Books, Film, Etc

Sunday, 7 January 2018

Stay With Me by Ayobami Adebayo

This lil book was all the rave last year. It's a debut novel by Ayobami Adebayo  and it was shortlisted for the Bailey's Women's Prize which is the first time I heard about it. Now, I'm just going to get this out of the way.

Lets👏stop👏comparing👏all 👏black👏female👏writers👏to👏Chimamanda.   Please. 
Because another reason I kept hearing about it was because it kept on being recommended to me ... was because I love Chimamanda Ngozi Adiche. 

Yes they are both Nigerian.
Yes they are both women.
Yes they both write books.

But they are not the same.  
And it just meant I had really different expectations going in. Because when you tell me a book is like another writer's books, I think you mean similar in terms of style. And then I can't stop comparing the two writers when I'm reading and I don't want to do that ! I just want to enjoy the book for what it is.  

Now, I did enjoy reading this book and I couldn't put it down. But the not all African writers are the same okay fab.

Stay With Me is about a couple that fall in love and it's all fab and blissful and everything is going well. And then two years into the marriage our main character, Yejide, has not produced a child despite the fact that they've been trying ever since they got married; and she's absolutely devastated. Despite being super smart and a successful businesswoman, she doesn't feel fulfilled so it's really difficult for her and was pretty heartbreaking to read. Akin, her husband doesn't seem too fussed. I think he's more upset by the fact that she's so devastated and there's nothing he can really do about it, especially when she slips into a depression.  But his family are so embarrassed by the situation to the point where his mum, gets him an additional wife, so that she can produce a child.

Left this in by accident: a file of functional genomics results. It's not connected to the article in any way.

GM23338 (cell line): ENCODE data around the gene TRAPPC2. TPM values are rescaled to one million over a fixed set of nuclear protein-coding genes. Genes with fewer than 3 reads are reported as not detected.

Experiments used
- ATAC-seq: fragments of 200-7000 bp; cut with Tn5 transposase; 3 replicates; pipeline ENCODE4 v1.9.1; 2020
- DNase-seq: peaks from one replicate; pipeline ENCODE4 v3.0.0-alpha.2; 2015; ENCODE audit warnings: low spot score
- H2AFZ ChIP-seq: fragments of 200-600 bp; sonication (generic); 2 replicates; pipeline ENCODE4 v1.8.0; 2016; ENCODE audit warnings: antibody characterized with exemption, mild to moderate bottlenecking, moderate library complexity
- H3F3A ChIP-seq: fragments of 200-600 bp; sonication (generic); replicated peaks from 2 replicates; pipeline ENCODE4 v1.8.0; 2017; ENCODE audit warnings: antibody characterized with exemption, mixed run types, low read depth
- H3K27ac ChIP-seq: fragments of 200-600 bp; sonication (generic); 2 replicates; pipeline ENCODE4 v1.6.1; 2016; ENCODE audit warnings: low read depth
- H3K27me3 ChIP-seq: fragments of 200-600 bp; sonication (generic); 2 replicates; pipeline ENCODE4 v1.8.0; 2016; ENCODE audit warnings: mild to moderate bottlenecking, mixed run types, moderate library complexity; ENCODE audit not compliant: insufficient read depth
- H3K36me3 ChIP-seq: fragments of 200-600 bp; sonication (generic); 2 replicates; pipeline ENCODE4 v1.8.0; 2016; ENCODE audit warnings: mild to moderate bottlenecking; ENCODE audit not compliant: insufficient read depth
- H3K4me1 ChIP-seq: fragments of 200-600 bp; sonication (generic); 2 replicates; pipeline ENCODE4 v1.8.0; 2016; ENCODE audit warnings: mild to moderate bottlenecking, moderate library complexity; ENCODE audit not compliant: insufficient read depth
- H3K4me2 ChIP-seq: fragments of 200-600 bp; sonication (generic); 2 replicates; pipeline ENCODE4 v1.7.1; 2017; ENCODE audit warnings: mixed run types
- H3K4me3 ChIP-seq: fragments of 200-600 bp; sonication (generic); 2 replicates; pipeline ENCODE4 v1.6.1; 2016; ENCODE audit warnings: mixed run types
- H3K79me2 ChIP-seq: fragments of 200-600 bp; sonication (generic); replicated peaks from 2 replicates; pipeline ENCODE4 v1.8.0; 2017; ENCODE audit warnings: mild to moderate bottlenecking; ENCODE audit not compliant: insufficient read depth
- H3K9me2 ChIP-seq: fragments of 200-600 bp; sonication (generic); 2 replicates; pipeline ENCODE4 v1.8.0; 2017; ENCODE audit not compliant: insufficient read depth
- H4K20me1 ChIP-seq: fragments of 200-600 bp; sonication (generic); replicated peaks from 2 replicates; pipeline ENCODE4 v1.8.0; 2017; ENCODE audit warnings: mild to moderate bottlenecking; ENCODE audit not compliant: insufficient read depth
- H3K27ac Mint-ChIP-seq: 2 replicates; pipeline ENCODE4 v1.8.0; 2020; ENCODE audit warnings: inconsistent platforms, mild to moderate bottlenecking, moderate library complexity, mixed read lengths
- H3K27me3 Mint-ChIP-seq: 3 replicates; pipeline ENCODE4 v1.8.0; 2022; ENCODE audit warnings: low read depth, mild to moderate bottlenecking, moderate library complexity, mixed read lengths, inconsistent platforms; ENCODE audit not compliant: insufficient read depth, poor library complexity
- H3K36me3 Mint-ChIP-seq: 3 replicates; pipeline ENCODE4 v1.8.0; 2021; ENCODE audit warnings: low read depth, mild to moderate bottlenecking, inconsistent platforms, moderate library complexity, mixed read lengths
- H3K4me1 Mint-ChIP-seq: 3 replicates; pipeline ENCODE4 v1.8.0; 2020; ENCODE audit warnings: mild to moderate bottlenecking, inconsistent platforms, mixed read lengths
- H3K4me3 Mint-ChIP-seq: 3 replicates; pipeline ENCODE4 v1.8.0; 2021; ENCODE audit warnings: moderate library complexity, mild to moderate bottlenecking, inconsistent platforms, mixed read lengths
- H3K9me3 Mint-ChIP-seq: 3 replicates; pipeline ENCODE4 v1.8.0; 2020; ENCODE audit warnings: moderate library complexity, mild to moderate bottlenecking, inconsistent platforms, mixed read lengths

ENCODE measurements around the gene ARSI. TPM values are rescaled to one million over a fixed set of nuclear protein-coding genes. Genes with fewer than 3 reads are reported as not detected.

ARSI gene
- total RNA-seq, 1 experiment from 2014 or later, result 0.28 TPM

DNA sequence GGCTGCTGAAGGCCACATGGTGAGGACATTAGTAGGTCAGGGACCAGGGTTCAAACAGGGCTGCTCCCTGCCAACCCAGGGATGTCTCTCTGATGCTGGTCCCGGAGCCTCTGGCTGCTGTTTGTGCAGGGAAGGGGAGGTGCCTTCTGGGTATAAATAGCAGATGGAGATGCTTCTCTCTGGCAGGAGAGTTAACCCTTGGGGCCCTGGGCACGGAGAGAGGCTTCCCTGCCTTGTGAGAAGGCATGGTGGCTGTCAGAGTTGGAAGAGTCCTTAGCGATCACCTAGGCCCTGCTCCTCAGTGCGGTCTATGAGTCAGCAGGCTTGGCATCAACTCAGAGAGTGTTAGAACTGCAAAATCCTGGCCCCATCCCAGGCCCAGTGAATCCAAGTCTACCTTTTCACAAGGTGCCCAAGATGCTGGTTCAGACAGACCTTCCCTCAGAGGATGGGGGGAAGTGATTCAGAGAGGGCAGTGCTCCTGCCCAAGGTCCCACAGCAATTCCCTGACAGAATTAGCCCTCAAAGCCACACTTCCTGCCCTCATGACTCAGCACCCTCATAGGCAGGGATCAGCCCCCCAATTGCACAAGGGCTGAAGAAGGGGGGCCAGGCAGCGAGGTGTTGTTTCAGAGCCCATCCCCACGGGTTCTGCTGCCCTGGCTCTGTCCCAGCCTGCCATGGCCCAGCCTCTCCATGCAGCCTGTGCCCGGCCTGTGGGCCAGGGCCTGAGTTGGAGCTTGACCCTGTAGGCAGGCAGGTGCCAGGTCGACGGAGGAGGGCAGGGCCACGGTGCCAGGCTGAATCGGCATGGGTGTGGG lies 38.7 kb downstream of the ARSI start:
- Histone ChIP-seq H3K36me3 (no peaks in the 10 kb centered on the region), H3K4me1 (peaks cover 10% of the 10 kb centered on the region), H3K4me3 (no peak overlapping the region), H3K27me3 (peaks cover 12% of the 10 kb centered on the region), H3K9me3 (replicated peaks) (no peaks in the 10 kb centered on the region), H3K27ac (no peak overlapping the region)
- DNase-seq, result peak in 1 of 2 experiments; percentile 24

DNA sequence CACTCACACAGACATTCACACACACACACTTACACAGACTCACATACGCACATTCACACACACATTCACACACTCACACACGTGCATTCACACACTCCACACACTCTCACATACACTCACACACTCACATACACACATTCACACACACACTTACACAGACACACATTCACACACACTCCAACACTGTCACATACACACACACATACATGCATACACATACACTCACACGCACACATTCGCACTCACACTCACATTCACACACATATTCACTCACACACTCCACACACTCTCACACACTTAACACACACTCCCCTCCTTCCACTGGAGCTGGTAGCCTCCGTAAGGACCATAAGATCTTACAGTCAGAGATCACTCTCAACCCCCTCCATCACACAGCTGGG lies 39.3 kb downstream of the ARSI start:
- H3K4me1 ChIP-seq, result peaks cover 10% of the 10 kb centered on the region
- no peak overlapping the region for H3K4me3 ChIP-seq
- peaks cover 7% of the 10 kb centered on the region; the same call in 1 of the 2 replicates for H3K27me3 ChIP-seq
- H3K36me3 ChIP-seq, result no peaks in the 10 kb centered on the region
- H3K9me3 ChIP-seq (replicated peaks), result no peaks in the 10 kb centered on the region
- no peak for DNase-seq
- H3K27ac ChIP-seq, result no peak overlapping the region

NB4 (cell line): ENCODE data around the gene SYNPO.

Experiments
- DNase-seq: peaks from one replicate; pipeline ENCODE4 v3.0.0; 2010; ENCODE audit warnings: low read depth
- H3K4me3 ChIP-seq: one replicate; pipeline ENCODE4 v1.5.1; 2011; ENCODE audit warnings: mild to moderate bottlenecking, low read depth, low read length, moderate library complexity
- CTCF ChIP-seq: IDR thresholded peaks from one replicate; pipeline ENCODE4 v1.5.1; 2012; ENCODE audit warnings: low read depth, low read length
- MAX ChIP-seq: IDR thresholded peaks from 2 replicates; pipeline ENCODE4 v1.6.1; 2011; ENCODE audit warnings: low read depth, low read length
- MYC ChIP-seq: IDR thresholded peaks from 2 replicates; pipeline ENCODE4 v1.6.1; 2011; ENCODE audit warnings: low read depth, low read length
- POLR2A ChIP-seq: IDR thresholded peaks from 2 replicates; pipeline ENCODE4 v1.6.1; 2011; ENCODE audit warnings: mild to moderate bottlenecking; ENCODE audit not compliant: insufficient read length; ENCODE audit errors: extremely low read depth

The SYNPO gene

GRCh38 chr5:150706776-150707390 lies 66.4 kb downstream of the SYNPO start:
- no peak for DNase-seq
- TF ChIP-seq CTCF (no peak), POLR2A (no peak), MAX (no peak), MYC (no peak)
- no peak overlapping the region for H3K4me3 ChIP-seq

I'll have to stop there I'm afraid because what ensues next is a little crazy and in heavy spoiler zone. There are quite a few juicy twist and turns that I mean no-one will see coming and it gave me such Nollywood vibes at times which I bloody loved !

But I was super impressed by such a bold choice of theme for a debut novel ! Infertility, at least in West African communities isn't really openly discussed. There's still unfortunately a stigma attached to it and women who cannot have children or chose not to, I think are still sort of shamed or mocked, some people may think you're cursed or its punishment etc etc etc. And this isn't just an African thing, it presents itself a little differently here. Women are still generally expected to want children. And if you don't, people tend to think you've got some deep rooted childhood trauma, or you're just selfish. And infertility is still met with a lot of faux sympathy. 

Yejide really takes all of this pressure on and the weight of it all was so well executed. I will certainly be reading anything that Ayobami brings out now !




  1. I really want to get back into reading - it;s a great way to de-stress x

    1. it iss! it's the only way I completely switch off


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